In the case of pyruvate reaction, the precision was poorer than with quinine at the 1 percent level of change but better with larger changes, as would be expected. The 1 percent change level probably represents the lower limit at which useful analytical results can be obtained without excessively poor precision.
Bubbles in the sample cells can be a serious source of variation and form when the cells are allowed to remain in the fluorometer too long before making a measurement. This was discovered to be the cause of poor precision in Test P2, and may be the explanation of the results of Test Q2. lsocitrate Samples Referring to Table 2, the precision in these tests, for each group of samples, was between 0.5 percent and 3.9 percent relative standard deviation, with one exception, and tended to be about 3 percent. The exception, 7 percent, was in the case of a blank solution with 0.084 nanomols of isocitrate added. This supports the observation that some minimum level of isocitrate must be present to provide a consistent reaction, since the fluorescence change values for blank solutions containing no isocitrate were very erratic. Also, the addition of 0.084 nanomols of isocitrate to the liver-containing sample groups did not produce a fluorescence change which was consistent between the two groups and with the other data, even through the precision was good.
With higher levels of isocitrate added, 0.84 and 8.4 nanomols per sample, the blank solutions and the liver samples (which contain endogenous isocitrate) showed good precision and a selfconsistent analytical factor for fluorescence change per namomol of isocitrate. Each type of sample has a somewhat different factor, which is why internal standarization by the method of standard addition is required. Calculation shows that the treated liver contained 1.3 nanomols per sample, and the untreated liver 1.8 nanomols per sample of 0.2 ml of homogenate. The analysis of liver for endogenous isocitrate at this level can be conducted with a precision of a few percent.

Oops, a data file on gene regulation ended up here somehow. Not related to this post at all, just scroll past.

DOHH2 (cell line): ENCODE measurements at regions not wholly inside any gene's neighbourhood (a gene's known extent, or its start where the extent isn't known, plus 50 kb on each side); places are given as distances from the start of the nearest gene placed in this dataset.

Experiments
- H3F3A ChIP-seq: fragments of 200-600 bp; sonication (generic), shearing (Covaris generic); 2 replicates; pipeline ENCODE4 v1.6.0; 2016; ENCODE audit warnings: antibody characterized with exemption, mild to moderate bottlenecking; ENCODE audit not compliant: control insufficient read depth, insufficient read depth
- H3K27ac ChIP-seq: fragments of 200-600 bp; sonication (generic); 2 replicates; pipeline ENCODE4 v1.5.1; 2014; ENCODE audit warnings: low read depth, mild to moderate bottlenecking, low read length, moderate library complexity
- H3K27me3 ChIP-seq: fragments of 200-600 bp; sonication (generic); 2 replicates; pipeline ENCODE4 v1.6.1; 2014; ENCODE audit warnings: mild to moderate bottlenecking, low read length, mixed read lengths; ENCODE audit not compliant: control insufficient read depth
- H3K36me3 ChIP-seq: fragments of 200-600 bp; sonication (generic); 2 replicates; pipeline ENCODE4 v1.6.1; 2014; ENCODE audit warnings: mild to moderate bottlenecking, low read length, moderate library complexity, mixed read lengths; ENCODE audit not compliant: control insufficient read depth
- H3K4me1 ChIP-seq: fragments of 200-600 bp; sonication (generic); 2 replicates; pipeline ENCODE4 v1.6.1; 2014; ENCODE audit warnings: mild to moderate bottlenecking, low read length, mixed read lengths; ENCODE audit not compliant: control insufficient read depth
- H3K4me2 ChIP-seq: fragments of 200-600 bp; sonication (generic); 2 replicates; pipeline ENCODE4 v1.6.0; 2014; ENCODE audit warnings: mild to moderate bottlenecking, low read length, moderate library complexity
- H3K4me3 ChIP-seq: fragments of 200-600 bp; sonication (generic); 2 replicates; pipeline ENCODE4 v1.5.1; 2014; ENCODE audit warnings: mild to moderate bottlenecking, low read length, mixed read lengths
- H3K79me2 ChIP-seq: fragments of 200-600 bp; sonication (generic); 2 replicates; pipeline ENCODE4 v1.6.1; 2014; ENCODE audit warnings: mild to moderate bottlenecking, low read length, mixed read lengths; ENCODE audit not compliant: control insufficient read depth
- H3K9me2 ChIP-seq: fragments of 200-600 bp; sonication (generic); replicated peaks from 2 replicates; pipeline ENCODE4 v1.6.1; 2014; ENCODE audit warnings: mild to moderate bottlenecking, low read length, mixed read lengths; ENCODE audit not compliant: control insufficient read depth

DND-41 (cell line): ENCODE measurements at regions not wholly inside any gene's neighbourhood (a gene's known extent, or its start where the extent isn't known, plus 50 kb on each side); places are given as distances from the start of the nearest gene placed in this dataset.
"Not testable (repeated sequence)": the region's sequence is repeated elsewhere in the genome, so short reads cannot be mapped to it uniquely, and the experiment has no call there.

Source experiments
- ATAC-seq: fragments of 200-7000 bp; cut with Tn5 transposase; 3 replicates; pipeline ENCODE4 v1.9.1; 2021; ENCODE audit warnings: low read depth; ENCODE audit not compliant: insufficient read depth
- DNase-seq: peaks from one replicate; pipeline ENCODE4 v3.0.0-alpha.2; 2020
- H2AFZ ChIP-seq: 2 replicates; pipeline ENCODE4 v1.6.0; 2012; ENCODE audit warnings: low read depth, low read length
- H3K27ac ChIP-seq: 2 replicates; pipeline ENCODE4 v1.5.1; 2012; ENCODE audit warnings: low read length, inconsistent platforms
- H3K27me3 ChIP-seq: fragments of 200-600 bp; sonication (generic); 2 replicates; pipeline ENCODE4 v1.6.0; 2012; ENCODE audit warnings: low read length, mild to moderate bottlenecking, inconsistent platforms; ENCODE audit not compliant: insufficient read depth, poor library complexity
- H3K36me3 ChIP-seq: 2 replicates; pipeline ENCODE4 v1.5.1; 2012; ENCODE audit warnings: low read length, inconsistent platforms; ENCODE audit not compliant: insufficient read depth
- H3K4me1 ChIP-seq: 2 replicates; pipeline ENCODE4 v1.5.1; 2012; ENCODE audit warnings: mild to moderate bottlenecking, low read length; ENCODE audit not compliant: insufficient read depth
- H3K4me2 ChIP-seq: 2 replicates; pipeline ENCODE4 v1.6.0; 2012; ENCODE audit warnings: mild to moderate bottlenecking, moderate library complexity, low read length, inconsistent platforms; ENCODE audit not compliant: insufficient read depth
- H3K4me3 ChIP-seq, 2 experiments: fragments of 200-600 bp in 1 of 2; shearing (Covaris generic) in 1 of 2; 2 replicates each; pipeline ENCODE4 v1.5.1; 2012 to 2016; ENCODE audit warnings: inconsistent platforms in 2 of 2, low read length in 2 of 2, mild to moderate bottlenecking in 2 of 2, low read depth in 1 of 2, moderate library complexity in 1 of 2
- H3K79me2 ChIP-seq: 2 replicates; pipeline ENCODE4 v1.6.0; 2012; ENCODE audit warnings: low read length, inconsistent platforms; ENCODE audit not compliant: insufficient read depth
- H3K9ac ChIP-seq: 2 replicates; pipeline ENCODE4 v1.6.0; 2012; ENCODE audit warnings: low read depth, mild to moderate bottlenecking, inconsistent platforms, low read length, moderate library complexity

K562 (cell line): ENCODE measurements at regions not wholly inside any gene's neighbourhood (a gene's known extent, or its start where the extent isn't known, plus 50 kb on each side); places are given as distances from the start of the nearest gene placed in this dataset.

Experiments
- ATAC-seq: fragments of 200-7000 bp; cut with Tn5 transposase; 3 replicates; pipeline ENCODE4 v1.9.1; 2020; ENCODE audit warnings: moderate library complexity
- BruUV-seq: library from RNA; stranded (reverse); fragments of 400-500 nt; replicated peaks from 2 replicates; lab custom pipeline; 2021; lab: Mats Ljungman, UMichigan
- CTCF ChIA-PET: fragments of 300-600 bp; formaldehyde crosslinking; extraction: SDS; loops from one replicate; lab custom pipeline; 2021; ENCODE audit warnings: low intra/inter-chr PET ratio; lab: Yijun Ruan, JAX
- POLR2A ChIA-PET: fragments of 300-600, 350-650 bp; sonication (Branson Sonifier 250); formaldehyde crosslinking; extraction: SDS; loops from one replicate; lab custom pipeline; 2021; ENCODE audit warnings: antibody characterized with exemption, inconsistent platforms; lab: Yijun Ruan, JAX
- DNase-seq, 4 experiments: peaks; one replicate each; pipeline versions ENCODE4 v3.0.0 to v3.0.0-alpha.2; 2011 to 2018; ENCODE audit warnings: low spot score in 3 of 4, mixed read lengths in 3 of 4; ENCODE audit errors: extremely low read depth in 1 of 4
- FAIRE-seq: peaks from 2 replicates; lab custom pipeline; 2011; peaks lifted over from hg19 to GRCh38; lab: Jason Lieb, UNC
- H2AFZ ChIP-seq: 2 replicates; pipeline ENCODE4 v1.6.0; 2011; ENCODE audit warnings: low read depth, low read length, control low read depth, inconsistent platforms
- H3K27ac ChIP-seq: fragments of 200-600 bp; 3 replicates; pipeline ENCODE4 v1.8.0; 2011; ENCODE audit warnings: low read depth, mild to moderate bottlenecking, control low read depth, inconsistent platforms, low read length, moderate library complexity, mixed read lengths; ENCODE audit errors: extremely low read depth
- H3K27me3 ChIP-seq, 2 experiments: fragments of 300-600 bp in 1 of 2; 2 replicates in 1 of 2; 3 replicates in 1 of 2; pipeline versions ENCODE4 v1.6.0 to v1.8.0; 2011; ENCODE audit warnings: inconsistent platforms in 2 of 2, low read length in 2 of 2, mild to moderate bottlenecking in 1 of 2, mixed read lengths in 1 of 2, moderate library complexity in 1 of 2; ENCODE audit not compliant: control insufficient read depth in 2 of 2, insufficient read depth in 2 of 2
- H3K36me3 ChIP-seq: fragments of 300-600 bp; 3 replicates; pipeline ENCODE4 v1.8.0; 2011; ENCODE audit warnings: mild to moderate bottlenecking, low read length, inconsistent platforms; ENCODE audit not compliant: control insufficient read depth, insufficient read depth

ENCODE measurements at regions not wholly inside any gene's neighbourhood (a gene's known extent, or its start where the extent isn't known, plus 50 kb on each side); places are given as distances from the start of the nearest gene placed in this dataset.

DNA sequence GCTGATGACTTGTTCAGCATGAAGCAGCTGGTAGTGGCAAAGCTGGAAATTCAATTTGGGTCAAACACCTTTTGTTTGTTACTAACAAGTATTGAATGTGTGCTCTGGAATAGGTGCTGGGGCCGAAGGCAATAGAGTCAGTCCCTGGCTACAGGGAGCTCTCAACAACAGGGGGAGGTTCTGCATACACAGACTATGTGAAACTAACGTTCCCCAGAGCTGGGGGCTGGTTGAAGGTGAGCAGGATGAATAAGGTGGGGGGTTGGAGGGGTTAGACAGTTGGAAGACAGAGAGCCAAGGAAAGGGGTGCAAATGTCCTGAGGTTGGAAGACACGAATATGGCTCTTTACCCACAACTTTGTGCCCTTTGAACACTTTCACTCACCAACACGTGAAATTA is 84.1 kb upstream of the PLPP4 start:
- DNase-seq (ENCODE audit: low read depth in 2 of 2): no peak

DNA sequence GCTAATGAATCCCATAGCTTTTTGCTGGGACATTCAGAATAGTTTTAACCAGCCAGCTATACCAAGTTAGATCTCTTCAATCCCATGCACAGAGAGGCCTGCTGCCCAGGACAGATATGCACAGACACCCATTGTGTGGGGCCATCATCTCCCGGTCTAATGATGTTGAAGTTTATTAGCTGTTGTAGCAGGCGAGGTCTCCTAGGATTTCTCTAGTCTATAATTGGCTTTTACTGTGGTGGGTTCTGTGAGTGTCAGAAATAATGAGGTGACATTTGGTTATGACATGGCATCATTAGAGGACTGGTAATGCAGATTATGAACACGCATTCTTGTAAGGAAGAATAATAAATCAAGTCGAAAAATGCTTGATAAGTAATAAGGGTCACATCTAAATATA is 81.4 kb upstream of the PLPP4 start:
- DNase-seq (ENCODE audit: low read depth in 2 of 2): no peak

Attempts to analyse at lower concentration of substrate, using glyceraldehyde phosphate, were unsuccessful because of inconsistent analytical reactions in liver samples. Solutions without liver, containing 0.4 nanomols of substrate, behaved rationally. Certainly the instrument is capable of precisely measuring substrate at a level lower than that demonstrated, procided that noninstrumental anomalies do not interfere. In general, the technique described here extends the capability for making such measurements by a factor of about ten, compared with conventional fluorometers, and offers the convenience of automated operation as a bonus.
it should be apparent from the foregoing detailed description that the objects set forth hereinabove have been successfully achieved. Moreover, while there is shown and described a present preferred embodiment of the invention, it is to be distinctly understood that the invention is not limited thereto but may be otherwise variously embodied and practiced within the scope of the following claims.
Accordingly, what is claimed is:
1. A high precision fluorometer for biochemical measurements comprising:
A. a source of a beam of radiant energy;
B. cell means for holding a sample to be measured, said sample being of a type exhibiting an initial level of fluorescence when irradiated by said radiant energy;
c. means for dispensing a reagent into said sample cell means to thereby change the fluorescence level of said sample relative to said initial level;
D. reference cell means;
E. said sample cell means and said reference cell means having at least two adjacent faces at right angles to each other, said beam entering through one of said adjacent faces and fluorescence energy exiting through the other of said adjacent faces;